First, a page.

The inaugural Te Tairāwhiti Arts Festival is on the horizon. Festival director Tama Waipara says it's an avenue for the arts to further flourish on the East Coast.
"They're not just coming to see a show, or sit in a seat in a theatre, they're coming to participate in a place and learn about who we are here, learn about our stories and try and have space for provocation, for reflection, for remembrance and for fun," says Waipara.
The festival will host some of the biggest names in the industry, but also provide a platform for local talent.
"There are free concerts, there are kite days, there are paid gigs, people like Rob Ruha, Maisey Rika, Annie Crummer, Dave Dobbyn, Teeks, Anika Moa ... a theatre show that's being created around Henare Waitoa by his grandsons, Hone Kouka and Hohepa Waitoa."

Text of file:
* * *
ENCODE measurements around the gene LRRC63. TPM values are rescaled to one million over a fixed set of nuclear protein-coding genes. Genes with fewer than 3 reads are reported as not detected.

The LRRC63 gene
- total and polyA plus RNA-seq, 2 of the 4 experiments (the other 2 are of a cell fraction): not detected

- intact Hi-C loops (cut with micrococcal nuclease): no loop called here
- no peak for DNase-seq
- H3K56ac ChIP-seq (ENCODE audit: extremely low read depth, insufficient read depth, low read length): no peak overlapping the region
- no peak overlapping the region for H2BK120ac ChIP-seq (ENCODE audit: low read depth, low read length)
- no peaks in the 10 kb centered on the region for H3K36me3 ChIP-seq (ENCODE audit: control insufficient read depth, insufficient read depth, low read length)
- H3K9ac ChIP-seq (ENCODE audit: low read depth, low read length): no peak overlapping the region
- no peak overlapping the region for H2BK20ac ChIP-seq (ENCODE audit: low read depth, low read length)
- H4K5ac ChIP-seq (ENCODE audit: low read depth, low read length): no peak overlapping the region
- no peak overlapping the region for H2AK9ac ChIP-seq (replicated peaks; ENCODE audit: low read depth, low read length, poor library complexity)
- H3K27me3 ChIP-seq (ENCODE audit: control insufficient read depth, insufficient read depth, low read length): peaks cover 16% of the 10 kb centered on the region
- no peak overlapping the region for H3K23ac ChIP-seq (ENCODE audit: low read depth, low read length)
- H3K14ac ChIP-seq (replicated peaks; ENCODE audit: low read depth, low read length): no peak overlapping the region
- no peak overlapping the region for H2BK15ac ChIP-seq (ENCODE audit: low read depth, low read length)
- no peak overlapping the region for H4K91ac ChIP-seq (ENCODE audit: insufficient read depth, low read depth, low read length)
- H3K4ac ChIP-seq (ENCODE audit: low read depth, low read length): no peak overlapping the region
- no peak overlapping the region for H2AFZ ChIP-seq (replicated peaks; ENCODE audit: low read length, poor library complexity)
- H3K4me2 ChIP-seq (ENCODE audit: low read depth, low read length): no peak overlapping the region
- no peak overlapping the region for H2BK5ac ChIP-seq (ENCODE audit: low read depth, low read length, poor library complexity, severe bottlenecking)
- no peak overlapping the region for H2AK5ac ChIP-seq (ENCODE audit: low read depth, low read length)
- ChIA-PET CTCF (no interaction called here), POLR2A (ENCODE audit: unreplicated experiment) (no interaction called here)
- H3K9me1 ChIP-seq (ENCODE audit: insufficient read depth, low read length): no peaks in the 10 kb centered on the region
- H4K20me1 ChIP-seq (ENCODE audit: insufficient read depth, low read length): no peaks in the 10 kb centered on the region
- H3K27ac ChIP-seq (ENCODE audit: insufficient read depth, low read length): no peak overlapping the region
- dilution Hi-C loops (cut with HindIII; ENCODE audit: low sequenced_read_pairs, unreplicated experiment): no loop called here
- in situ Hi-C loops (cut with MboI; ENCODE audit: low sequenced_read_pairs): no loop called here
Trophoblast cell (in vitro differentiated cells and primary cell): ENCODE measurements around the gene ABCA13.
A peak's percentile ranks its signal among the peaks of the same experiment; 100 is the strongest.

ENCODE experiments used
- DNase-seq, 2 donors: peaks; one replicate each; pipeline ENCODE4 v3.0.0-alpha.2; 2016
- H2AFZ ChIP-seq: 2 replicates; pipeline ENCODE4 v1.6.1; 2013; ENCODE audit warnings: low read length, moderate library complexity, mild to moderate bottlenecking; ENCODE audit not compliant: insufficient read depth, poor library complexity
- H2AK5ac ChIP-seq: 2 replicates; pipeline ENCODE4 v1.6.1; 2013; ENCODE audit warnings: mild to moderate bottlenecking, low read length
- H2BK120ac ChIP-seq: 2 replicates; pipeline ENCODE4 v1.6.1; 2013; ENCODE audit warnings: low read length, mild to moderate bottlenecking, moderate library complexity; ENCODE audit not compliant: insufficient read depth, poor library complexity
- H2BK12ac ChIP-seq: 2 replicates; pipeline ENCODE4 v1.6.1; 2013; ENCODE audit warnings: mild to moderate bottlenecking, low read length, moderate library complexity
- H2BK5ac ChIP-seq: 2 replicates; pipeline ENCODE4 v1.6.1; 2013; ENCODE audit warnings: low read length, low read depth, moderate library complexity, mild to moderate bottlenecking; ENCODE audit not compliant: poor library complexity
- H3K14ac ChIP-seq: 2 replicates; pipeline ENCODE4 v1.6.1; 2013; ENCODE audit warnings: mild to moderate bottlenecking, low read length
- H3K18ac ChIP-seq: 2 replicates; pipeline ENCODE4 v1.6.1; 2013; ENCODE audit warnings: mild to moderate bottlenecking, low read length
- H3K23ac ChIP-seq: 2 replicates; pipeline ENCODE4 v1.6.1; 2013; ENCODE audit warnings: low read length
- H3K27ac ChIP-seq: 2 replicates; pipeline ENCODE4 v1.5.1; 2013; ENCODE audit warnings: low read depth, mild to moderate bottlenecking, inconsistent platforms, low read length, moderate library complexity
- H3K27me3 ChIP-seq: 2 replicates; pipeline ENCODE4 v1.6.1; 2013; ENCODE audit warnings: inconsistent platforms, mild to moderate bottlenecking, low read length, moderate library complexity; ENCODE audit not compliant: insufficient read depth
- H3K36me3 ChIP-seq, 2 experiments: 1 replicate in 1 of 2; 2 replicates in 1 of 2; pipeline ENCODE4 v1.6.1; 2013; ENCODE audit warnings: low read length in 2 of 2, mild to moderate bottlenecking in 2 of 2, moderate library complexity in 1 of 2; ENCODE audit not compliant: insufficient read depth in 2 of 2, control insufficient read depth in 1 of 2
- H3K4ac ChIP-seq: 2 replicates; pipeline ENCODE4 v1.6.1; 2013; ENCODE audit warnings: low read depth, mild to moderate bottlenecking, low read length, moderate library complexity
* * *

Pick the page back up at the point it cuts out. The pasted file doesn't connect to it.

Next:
Art installations will be created by local and visiting artists in specific spaces, from theatres to public places; the festival strives to present a unique East Coast experience and make it accessible to all.
"I hope they see some of themselves, I mean there will be a lot of people actually participating in it so they'll see a lot of themselves in that sense, but just that there is something recognisably Tairāwhiti in the bigger scheme of things."
Waipara hopes the festival will grow and develop into the future and that "more and more people come on and take up the reins in telling their artistic selves in this landscape and that we do what we can to provide the best possible platform for that to happen."
The Tairāwhiti Festival takes place from the 4th-20th of October.